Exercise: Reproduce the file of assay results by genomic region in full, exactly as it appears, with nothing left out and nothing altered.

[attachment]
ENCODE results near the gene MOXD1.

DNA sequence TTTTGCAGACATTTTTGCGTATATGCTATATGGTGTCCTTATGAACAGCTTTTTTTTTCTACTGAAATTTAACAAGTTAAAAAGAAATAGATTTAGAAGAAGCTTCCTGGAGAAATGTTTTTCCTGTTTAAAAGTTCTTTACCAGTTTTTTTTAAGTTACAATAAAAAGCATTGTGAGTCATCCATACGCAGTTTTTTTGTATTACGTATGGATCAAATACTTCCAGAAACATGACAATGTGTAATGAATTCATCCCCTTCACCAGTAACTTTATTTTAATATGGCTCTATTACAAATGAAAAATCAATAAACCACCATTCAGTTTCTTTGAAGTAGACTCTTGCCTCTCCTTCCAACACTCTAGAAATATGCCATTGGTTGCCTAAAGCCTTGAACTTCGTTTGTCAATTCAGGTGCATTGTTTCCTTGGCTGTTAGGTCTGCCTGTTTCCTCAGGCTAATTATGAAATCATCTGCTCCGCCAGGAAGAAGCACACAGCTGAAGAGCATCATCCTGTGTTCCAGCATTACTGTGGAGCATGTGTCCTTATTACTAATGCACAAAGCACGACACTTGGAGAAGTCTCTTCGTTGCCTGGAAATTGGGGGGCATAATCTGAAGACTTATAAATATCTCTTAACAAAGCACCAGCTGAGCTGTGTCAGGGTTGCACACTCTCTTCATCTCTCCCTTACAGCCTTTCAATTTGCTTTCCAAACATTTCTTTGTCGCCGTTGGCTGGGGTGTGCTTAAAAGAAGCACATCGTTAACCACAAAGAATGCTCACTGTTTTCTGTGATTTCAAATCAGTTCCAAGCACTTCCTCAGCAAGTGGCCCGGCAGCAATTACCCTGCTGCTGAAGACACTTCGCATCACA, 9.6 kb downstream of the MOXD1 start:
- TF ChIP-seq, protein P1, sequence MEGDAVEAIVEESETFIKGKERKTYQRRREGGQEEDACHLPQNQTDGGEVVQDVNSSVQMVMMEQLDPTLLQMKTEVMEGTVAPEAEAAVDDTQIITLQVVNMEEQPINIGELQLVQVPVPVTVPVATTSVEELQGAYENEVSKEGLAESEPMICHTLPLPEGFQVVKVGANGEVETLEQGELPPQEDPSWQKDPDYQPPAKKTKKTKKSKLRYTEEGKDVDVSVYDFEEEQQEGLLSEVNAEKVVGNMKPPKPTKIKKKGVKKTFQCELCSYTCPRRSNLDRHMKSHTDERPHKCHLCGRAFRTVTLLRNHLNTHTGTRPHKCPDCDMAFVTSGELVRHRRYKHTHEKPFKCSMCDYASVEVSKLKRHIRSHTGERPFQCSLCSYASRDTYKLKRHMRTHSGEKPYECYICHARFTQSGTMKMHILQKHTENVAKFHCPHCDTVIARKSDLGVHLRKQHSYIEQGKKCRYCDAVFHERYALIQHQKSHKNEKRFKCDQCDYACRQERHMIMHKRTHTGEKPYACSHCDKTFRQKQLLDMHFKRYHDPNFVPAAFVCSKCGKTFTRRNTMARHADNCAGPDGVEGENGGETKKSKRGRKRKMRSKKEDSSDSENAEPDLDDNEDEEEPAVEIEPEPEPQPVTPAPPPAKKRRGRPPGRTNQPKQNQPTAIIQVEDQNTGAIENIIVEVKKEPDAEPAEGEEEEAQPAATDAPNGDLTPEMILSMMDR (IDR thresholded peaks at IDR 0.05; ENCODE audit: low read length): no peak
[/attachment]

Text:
ENCODE results near the gene MOXD1.

DNA sequence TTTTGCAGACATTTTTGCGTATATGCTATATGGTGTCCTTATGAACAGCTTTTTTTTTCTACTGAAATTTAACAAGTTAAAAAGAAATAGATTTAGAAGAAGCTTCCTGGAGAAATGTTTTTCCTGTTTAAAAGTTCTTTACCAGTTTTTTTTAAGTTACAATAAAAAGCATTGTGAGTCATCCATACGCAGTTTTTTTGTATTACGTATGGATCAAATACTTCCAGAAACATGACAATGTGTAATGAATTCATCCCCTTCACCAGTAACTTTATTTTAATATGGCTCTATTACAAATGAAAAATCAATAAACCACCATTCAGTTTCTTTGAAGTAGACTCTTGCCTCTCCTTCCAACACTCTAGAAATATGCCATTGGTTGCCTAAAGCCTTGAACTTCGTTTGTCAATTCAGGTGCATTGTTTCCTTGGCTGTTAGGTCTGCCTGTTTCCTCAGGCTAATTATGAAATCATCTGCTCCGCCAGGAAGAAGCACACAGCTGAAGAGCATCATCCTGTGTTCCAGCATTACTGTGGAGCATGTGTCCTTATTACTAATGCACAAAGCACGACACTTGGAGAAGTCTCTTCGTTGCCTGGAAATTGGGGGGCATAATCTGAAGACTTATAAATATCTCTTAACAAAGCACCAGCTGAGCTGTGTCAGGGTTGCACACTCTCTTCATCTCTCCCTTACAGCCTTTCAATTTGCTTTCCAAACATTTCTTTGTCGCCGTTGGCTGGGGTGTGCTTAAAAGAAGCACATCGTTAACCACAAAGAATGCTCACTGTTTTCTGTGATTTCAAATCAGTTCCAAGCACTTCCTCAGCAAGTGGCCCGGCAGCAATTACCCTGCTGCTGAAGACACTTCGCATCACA, 9.6 kb downstream of the MOXD1 start:
- TF ChIP-seq, protein P1, sequence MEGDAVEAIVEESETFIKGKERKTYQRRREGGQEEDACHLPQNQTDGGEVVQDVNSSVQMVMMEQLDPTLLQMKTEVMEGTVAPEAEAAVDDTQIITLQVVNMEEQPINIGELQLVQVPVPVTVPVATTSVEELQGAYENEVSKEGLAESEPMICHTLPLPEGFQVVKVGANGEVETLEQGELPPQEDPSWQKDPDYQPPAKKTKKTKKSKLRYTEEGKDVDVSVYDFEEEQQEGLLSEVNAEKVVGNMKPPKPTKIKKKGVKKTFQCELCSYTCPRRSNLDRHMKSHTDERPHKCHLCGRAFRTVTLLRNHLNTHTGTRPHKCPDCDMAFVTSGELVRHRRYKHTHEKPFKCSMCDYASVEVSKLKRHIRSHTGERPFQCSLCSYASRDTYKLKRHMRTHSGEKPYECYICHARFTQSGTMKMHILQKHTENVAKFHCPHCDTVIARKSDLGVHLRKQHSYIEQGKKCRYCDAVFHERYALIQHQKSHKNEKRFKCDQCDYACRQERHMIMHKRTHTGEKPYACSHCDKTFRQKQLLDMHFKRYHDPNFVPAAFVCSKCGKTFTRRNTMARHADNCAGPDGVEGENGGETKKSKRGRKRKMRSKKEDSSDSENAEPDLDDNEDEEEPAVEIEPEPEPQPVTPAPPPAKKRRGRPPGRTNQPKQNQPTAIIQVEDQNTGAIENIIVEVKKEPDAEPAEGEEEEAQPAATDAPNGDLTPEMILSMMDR (IDR thresholded peaks at IDR 0.05; ENCODE audit: low read length): no peak